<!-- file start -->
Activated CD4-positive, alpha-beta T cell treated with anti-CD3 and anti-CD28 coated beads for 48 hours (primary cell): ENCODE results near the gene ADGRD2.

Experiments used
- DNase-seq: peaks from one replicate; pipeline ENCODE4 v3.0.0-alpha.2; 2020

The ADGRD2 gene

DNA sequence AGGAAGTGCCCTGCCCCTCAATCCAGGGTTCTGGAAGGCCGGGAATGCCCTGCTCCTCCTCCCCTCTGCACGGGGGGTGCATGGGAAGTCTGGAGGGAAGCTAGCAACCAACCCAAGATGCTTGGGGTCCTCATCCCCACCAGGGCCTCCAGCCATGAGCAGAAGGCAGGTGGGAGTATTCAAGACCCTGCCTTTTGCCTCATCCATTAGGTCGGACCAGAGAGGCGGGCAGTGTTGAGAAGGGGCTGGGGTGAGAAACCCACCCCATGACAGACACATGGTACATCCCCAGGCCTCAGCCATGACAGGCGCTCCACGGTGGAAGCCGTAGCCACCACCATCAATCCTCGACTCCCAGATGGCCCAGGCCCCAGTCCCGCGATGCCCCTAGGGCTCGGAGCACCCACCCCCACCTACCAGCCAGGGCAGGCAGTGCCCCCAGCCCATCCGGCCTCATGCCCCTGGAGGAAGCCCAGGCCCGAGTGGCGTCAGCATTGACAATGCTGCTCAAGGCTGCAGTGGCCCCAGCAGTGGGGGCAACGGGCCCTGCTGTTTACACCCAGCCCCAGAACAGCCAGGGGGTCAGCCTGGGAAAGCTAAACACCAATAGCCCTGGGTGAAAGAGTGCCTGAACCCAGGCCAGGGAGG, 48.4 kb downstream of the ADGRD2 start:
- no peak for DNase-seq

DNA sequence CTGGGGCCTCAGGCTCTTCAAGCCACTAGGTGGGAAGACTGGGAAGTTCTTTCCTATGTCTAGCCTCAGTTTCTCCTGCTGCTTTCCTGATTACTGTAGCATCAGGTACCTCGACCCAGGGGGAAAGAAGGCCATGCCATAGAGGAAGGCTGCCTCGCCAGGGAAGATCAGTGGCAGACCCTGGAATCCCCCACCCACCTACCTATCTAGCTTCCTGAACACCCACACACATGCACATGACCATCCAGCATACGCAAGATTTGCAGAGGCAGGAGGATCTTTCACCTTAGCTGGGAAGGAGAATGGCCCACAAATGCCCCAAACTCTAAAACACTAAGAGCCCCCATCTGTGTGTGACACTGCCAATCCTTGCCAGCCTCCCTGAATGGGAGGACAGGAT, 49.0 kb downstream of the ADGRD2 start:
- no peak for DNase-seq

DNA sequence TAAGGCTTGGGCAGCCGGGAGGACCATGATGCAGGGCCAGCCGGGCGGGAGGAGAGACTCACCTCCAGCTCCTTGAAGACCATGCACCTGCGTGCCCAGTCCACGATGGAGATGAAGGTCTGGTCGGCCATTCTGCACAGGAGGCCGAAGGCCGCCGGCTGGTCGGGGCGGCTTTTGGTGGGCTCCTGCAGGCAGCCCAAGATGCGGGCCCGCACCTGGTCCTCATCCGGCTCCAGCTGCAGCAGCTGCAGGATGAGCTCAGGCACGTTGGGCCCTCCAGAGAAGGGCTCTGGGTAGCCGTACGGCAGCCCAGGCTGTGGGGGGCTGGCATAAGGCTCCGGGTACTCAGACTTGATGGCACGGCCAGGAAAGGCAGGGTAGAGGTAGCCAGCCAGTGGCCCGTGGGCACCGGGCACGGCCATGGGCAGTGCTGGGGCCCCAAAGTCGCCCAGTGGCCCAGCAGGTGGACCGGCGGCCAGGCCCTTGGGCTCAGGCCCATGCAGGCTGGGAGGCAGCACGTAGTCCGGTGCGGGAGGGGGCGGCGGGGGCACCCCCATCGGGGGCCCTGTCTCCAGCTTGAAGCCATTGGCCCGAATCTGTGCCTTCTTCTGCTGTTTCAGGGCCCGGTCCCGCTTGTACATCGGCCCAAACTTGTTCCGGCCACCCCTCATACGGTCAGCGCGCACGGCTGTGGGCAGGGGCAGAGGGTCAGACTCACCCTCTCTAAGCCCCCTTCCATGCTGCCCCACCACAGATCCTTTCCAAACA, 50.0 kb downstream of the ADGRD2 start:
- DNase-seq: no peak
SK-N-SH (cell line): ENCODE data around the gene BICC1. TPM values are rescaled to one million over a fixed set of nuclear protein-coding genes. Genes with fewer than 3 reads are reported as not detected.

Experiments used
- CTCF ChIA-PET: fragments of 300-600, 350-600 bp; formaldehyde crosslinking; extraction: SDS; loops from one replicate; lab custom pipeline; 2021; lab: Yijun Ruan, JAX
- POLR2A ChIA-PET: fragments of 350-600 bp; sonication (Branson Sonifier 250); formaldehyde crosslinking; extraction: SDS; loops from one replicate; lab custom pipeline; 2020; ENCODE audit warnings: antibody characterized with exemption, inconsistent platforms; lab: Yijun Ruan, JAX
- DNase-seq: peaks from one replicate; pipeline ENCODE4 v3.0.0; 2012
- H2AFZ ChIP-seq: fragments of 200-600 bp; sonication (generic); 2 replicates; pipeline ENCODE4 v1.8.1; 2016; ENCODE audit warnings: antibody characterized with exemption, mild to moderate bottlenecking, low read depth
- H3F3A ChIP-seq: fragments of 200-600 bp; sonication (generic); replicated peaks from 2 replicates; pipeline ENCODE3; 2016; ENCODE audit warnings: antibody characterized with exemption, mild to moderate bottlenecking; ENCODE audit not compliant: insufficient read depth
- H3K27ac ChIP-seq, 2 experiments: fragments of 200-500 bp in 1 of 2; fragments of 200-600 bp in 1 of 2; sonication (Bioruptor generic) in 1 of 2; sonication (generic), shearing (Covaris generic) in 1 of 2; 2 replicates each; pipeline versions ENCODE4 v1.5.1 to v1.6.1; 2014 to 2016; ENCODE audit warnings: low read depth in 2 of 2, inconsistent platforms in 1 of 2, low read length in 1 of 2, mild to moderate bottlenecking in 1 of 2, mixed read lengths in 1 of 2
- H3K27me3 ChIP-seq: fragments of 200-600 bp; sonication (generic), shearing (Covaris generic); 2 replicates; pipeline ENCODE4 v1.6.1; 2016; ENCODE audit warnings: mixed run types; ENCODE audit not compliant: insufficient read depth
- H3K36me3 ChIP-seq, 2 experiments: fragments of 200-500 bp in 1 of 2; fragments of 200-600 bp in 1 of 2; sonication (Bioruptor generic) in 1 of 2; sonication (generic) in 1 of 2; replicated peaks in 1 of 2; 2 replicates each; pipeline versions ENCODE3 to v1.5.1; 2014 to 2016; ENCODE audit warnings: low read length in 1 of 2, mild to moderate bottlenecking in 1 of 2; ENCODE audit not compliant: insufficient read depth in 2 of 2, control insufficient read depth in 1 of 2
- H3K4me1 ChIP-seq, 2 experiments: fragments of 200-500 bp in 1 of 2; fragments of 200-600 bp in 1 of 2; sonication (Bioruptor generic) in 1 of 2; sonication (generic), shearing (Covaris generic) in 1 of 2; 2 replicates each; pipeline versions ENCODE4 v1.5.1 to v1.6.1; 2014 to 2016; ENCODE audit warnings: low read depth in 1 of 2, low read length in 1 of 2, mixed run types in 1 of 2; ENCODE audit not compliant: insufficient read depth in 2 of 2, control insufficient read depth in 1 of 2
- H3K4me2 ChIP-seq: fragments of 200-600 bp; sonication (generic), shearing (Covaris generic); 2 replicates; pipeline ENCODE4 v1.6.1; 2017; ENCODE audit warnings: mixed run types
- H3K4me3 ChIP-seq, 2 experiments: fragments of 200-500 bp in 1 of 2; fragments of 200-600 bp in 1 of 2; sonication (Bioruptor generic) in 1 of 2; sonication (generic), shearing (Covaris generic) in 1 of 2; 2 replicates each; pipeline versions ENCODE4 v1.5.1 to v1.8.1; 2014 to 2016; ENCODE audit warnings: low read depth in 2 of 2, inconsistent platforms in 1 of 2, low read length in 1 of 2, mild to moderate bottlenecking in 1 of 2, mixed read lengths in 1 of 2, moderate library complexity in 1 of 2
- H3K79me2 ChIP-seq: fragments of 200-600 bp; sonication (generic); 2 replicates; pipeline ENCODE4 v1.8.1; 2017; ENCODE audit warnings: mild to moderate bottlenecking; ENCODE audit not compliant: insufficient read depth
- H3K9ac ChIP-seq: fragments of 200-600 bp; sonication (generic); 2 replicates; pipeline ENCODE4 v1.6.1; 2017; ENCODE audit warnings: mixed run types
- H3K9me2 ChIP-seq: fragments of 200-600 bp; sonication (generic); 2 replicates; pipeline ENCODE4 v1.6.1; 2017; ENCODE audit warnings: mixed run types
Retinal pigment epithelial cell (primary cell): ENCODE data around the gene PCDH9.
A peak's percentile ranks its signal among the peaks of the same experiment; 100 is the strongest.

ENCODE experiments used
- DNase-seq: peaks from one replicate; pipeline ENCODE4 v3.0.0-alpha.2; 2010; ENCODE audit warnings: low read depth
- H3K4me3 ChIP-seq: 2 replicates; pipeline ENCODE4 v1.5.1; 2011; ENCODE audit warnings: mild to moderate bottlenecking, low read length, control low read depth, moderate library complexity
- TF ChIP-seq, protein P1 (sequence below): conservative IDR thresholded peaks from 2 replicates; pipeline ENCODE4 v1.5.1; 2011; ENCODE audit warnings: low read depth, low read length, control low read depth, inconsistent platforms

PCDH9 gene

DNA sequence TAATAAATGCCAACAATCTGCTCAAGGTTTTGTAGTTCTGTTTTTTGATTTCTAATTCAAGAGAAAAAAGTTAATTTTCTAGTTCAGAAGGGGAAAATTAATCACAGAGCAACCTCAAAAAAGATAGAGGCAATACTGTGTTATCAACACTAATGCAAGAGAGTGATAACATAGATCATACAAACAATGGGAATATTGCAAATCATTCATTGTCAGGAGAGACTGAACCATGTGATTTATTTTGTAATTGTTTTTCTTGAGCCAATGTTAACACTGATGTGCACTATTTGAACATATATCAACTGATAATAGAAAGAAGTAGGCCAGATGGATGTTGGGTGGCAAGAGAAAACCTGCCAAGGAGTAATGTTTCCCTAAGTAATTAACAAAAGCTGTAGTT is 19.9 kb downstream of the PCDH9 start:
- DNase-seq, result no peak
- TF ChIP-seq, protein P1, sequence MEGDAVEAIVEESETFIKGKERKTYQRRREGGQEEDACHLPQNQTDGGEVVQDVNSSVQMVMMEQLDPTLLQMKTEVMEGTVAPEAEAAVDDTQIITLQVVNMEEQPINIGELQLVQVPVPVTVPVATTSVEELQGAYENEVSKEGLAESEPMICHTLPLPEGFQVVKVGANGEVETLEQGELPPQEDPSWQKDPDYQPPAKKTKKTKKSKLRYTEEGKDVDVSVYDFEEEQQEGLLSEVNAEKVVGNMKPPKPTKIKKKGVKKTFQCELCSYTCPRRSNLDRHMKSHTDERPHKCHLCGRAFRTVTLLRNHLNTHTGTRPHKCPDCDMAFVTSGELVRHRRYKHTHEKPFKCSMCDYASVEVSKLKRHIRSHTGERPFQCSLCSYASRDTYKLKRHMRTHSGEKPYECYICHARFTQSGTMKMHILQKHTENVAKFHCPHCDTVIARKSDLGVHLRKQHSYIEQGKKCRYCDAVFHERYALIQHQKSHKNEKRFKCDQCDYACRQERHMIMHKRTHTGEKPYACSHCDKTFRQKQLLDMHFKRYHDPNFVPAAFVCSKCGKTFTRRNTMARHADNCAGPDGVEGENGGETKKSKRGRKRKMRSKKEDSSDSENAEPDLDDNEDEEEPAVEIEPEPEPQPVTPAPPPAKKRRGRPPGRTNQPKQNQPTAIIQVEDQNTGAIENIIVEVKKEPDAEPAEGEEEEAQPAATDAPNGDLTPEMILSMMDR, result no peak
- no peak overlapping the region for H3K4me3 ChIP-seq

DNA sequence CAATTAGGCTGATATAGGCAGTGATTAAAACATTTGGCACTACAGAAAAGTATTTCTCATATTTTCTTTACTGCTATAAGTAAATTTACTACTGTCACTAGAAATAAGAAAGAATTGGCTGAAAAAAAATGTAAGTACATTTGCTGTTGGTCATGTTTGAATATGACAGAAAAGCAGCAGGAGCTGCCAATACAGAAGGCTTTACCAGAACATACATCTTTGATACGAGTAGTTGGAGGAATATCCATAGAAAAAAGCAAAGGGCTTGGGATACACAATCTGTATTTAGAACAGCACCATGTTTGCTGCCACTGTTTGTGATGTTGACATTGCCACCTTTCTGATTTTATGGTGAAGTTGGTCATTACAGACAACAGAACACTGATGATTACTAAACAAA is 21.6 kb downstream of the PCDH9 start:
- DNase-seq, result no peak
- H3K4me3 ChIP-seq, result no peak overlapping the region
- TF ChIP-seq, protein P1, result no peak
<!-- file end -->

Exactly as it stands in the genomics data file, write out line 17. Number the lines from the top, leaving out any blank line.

- H3F3A ChIP-seq: fragments of 200-600 bp; sonication (generic); replicated peaks from 2 replicates; pipeline ENCODE3; 2016; ENCODE audit warnings: antibody characterized with exemption, mild to moderate bottlenecking; ENCODE audit not compliant: insufficient read depth